The Franklin Republican, of Sheldon, appeared in 1837, J. W. Tuttle, editor and proprietor. It was a creditable sheet and edited with ability. It was continued until 1839, when it ceased.

The North American, of Swanton, made its first appearance April 10, 1838, under the management of H. P. Thomas. It was edited by sympathizers with the so called "Patriot war" of Canada, until the close of the Canadian rebellion, when it passed into the hands of J. B. Ryan, who continued its publication until August 13, 1841.

The Vermont Republican was started at St. Albans, July 16, 1839, by C. G. Eldridge, who was succeeded by D. A. Danforth, who continued its publication until April, 1846.

The Loco-Foco, at Swanton, made its appearance August 15, 1839. It was a small political sheet and survived but a few weeks.

The Swanton Herald was established at Swanton in 1852 by Ripley & Chamberlin, and published by them until the spring of 1853, when it passed into the hands of Rev. A. J. Samson, who continued its publication until 1854.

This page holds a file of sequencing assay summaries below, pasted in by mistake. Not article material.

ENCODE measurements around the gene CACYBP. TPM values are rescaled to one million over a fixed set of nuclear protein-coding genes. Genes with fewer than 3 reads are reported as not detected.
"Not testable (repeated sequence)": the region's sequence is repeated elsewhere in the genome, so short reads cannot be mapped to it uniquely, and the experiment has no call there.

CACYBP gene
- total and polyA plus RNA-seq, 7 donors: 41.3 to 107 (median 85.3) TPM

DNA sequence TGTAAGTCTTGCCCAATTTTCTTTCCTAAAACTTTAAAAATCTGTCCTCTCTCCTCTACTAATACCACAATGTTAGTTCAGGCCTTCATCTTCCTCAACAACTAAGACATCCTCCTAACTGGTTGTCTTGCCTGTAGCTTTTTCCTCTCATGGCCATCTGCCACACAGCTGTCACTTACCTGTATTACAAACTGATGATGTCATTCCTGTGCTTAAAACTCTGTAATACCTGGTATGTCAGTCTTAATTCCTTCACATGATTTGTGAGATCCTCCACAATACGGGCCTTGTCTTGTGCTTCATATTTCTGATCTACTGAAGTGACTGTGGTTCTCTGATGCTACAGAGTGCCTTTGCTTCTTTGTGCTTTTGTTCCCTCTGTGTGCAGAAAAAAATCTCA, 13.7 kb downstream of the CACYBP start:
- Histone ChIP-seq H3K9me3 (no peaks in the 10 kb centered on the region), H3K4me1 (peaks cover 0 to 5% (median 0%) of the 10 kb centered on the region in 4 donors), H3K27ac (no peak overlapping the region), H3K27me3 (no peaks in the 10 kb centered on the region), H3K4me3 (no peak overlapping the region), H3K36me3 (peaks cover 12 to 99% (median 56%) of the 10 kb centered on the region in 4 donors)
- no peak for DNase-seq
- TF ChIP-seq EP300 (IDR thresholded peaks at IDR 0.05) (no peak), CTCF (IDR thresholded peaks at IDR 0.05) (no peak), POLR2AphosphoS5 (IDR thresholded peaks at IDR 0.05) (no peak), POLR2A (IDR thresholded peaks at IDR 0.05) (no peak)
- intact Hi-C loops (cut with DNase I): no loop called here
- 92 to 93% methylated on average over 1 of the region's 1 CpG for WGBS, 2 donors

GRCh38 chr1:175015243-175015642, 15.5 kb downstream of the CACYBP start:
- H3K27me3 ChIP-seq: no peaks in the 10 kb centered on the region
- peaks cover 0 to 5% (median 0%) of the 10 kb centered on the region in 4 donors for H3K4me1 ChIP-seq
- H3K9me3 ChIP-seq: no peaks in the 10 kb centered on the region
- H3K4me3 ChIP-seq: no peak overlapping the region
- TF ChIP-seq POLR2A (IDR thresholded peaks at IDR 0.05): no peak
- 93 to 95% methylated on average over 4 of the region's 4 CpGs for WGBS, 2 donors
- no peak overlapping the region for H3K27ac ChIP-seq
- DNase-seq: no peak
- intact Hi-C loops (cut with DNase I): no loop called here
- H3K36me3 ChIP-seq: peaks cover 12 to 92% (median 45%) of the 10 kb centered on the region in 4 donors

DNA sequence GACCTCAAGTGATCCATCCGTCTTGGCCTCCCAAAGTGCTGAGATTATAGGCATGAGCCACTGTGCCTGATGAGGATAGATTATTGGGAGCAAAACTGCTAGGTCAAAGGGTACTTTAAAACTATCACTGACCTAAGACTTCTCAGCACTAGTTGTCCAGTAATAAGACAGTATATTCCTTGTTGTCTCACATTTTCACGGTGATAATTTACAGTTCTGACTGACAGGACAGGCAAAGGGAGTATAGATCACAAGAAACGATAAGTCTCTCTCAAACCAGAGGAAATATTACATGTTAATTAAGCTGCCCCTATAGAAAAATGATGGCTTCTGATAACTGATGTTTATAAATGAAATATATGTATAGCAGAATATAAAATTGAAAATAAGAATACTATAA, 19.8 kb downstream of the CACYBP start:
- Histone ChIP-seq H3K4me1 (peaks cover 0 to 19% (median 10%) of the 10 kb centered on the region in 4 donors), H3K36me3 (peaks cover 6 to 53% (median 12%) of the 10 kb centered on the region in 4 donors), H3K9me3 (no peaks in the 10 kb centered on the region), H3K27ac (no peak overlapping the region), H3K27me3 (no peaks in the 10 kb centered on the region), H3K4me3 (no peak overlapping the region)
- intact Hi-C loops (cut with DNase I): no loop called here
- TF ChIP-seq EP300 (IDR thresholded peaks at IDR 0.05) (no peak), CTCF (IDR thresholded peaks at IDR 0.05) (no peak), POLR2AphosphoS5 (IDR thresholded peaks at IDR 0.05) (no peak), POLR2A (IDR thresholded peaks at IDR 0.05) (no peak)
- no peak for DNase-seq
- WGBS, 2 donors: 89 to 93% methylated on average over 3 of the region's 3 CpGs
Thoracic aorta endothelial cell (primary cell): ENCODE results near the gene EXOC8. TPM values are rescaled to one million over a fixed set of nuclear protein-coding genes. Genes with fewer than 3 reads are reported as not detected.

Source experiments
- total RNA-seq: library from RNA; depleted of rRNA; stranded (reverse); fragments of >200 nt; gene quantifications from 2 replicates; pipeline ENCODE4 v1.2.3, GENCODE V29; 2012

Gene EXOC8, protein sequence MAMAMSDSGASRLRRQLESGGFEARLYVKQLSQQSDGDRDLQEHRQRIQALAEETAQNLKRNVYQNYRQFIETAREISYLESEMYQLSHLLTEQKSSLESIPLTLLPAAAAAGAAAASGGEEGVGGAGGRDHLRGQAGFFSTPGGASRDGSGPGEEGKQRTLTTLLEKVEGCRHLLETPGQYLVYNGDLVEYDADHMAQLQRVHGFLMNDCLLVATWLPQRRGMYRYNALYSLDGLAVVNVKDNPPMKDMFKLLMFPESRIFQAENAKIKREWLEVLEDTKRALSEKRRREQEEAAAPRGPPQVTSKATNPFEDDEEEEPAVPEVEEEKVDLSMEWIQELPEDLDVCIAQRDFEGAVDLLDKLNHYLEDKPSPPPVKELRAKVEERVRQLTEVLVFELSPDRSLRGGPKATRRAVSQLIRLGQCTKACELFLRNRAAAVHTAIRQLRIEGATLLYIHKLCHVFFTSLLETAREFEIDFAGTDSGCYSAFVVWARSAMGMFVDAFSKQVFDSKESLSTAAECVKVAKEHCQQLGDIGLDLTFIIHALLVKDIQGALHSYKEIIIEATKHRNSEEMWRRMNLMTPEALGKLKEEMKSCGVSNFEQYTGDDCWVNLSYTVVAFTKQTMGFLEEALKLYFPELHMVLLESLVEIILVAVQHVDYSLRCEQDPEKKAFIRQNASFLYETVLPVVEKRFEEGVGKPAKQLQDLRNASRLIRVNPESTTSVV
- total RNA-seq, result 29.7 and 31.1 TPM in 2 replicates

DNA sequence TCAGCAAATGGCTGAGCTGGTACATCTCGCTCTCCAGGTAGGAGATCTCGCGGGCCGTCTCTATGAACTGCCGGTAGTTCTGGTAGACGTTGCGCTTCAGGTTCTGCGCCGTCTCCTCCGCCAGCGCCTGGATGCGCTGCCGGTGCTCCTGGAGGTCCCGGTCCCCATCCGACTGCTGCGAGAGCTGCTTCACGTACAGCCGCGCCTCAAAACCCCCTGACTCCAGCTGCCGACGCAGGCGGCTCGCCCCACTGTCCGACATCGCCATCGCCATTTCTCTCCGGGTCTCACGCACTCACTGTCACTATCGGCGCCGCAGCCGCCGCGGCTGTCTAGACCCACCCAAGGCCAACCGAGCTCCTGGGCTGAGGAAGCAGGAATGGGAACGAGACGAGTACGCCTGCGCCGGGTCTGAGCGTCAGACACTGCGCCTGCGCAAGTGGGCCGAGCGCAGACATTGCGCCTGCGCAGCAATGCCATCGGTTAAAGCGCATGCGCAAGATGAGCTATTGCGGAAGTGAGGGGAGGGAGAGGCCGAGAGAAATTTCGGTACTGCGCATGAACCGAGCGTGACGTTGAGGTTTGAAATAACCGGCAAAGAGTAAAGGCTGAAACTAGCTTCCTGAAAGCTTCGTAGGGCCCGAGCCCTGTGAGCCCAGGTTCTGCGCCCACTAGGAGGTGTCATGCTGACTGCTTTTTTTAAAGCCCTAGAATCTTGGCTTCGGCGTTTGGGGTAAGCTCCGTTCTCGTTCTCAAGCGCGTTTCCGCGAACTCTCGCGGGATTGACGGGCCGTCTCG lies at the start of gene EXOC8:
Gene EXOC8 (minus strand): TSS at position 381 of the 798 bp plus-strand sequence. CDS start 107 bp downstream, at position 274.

The Democrat was started at St. Albans, by Myron F. Wilson, in August, 1852. In 1853 it passed into the hands of Darwin Mott, who continued its publication until 1855. In August, 1858, it was revived by Myron F. Wilson and George Church, who continued its publication until the fall of 1861, when Church enlisted in the army and the paper was discontinued.

The Franklin County Herald appeared November 5, 1853, at Swanton, under the management of the Drury Brothers, Lucius H. Drury being editor. The paper was discontinued in 1855

The Vermont Tribune was established at St. Albans by Samson & Somerby, January 5, 1854. After a few months the paper passed into the hands of Z. K. Pangborn. After a struggle of about one year the paper was discontinued.

The American Journal, at Swanton, was established by an association of citizens, under the management of H. N. Drury, with Revs. William A. Miller and A. J. Samson as editors, March to, 1855. March 14, 1856, Messrs. Miller & Samson withdrew and H. N. Drury became manager, with Albert Sowles as editor. The paper was discontinued March 27, 1859.

The Swanton Journal, issued at Swanton Falls, appeared May 15, 1857, under the management of H. N. Drury, with Albert Sowles as editor. It was discontinued November 6, 1857.